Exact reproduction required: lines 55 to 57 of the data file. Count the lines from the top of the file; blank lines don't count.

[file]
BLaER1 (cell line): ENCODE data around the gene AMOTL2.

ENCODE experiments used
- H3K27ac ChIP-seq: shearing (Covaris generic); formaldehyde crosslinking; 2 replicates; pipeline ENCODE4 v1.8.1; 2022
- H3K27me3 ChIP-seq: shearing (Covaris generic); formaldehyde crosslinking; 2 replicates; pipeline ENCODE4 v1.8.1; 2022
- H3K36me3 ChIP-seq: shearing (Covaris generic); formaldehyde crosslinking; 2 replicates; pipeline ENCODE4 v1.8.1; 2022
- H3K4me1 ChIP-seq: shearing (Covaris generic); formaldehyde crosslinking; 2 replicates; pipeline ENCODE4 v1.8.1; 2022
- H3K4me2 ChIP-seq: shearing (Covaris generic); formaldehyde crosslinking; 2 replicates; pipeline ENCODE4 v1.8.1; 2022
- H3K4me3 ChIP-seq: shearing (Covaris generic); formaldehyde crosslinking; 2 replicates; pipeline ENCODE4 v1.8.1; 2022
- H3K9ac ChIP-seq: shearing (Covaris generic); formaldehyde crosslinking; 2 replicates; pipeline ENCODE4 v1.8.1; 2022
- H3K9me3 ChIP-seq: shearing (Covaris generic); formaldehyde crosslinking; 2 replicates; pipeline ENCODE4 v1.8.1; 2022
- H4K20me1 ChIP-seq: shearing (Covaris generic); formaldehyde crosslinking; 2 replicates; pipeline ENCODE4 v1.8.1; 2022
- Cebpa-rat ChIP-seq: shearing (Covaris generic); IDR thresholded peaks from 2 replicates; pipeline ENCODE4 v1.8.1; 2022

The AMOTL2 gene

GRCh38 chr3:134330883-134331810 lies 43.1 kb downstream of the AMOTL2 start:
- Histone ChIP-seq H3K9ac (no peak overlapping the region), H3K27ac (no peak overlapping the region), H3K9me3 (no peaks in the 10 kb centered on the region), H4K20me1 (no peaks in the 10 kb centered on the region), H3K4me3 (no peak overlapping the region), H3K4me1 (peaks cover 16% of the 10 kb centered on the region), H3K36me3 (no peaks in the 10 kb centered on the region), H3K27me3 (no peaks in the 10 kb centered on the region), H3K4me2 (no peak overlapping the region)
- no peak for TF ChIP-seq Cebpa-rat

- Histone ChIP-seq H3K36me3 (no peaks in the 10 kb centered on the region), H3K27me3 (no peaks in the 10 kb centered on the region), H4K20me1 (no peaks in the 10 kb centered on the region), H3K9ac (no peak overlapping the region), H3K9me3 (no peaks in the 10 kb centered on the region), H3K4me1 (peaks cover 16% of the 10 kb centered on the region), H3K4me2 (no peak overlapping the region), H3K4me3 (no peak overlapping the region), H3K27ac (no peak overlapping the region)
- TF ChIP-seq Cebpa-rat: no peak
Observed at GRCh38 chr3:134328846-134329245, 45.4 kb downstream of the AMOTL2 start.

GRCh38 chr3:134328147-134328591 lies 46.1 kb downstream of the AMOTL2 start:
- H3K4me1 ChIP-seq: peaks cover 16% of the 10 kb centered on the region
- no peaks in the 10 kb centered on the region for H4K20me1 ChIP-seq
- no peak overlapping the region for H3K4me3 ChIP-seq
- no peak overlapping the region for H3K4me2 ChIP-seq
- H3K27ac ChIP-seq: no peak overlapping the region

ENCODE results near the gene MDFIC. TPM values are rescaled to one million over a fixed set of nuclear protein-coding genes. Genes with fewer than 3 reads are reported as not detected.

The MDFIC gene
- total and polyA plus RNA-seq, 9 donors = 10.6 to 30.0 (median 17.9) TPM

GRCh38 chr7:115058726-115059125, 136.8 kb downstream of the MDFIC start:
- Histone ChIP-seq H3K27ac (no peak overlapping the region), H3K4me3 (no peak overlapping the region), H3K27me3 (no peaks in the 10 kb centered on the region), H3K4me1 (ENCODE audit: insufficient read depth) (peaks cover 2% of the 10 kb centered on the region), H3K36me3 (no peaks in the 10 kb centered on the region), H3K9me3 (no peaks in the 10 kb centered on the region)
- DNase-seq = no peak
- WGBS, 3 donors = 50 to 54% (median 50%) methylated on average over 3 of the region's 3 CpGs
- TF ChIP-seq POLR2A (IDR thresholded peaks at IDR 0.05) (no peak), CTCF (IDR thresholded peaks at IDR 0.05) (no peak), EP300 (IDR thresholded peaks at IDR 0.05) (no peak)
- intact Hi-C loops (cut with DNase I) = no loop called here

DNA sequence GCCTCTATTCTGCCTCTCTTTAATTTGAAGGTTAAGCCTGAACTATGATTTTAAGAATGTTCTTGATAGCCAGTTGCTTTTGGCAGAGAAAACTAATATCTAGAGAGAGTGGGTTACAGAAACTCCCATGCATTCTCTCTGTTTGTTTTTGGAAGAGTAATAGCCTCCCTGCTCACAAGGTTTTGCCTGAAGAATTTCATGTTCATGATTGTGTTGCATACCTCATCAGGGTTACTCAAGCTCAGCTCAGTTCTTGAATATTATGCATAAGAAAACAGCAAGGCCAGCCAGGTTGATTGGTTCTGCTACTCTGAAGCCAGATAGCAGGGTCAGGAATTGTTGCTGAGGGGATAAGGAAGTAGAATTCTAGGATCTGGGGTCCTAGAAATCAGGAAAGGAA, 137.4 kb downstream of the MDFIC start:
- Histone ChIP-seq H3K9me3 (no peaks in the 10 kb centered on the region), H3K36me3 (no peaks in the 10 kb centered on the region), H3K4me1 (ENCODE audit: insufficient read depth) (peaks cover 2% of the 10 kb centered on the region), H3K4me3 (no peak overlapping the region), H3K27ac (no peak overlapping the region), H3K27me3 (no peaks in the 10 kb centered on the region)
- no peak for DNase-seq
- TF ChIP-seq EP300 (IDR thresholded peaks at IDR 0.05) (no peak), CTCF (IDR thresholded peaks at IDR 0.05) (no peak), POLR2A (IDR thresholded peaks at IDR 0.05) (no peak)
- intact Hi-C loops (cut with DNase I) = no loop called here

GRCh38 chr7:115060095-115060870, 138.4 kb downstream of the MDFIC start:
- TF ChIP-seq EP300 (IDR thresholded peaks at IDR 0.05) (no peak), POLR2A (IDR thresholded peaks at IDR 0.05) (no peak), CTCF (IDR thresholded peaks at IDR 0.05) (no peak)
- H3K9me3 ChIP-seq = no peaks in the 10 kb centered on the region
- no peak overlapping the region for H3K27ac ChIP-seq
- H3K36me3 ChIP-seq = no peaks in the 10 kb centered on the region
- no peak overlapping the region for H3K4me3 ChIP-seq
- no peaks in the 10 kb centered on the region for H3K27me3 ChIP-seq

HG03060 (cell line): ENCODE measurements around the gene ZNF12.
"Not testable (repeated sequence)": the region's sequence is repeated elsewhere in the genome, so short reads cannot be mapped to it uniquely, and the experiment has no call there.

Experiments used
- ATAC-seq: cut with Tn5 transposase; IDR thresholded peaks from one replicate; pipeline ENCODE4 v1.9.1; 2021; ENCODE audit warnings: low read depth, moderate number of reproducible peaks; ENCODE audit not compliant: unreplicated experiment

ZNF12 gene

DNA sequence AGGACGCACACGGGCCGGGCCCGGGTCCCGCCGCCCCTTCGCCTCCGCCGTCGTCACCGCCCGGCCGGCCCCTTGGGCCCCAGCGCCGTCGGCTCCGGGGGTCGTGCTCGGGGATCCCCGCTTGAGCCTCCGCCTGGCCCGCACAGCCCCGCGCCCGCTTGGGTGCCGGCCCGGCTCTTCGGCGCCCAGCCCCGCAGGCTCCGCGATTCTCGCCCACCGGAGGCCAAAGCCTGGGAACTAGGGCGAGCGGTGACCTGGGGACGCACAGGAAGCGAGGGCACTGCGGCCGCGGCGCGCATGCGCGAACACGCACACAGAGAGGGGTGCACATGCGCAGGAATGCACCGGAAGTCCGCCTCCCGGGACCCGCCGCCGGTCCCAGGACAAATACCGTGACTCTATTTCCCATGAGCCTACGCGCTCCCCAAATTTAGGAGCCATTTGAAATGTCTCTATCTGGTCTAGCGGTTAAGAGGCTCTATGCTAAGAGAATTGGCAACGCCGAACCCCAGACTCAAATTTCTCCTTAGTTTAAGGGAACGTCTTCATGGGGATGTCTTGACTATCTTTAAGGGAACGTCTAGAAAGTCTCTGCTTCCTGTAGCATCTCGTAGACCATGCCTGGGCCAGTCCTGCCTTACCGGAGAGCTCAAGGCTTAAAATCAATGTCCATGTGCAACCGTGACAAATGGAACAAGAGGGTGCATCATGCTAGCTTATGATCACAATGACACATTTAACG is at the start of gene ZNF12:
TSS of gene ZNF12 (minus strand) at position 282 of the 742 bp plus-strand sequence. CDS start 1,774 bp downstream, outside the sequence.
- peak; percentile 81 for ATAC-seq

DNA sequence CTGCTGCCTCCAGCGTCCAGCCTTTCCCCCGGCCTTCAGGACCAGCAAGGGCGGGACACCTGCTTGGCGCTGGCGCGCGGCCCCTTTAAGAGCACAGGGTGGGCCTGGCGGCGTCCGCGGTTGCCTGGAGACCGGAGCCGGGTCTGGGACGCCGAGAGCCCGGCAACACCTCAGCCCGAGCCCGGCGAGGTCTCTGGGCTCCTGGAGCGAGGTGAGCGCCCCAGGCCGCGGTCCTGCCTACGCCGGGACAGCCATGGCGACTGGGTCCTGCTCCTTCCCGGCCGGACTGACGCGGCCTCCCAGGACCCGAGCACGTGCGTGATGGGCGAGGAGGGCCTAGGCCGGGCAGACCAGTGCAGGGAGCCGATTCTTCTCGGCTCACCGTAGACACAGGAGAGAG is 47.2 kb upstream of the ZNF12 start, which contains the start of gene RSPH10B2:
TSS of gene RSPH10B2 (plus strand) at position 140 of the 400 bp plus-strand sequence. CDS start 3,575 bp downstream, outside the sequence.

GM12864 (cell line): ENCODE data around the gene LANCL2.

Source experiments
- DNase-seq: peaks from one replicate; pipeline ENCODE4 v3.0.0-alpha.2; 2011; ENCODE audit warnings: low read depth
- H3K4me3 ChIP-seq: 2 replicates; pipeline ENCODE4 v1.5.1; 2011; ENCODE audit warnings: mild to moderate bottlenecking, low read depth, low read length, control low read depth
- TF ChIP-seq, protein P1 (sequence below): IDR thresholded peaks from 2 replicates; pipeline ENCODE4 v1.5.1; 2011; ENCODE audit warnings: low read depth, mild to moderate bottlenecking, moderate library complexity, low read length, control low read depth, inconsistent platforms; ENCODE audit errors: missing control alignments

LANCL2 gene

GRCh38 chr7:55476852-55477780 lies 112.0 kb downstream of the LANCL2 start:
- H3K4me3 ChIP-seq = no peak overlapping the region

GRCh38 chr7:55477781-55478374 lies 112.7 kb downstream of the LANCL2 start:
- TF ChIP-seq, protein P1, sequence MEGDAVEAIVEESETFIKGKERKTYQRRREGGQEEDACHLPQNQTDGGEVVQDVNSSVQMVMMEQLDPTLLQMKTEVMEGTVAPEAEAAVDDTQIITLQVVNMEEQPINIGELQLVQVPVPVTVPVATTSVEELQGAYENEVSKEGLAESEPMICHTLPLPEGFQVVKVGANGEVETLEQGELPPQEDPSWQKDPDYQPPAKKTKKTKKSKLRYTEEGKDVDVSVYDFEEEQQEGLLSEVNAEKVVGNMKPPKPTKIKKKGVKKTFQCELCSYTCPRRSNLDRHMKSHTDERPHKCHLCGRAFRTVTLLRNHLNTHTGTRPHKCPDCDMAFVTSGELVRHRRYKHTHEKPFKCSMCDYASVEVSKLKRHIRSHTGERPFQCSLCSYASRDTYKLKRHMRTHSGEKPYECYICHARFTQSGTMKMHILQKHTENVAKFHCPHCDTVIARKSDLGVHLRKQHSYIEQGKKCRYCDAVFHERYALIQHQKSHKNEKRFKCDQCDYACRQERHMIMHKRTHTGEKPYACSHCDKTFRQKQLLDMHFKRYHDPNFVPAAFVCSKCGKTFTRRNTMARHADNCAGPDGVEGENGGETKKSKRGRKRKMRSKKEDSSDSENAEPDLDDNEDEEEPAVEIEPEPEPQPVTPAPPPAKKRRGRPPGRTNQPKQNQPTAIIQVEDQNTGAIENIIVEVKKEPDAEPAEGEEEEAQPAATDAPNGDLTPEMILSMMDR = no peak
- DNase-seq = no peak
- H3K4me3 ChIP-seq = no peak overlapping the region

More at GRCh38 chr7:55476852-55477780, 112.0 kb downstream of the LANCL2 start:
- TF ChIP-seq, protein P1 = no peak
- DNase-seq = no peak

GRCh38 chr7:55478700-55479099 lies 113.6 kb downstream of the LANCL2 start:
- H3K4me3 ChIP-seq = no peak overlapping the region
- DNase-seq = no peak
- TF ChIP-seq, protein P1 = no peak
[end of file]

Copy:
DNA sequence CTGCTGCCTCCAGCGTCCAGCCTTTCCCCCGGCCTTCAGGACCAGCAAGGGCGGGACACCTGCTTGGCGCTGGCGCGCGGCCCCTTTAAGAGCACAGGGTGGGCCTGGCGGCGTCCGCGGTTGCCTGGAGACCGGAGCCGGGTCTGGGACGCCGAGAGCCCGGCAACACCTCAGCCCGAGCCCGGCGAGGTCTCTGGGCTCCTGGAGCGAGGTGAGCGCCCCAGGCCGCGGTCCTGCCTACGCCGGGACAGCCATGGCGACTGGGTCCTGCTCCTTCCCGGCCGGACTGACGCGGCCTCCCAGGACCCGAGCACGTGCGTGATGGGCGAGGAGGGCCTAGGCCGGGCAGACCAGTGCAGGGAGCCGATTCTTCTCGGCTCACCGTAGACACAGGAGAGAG is 47.2 kb upstream of the ZNF12 start, which contains the start of gene RSPH10B2:
TSS of gene RSPH10B2 (plus strand) at position 140 of the 400 bp plus-strand sequence. CDS start 3,575 bp downstream, outside the sequence.

GM12864 (cell line): ENCODE data around the gene LANCL2.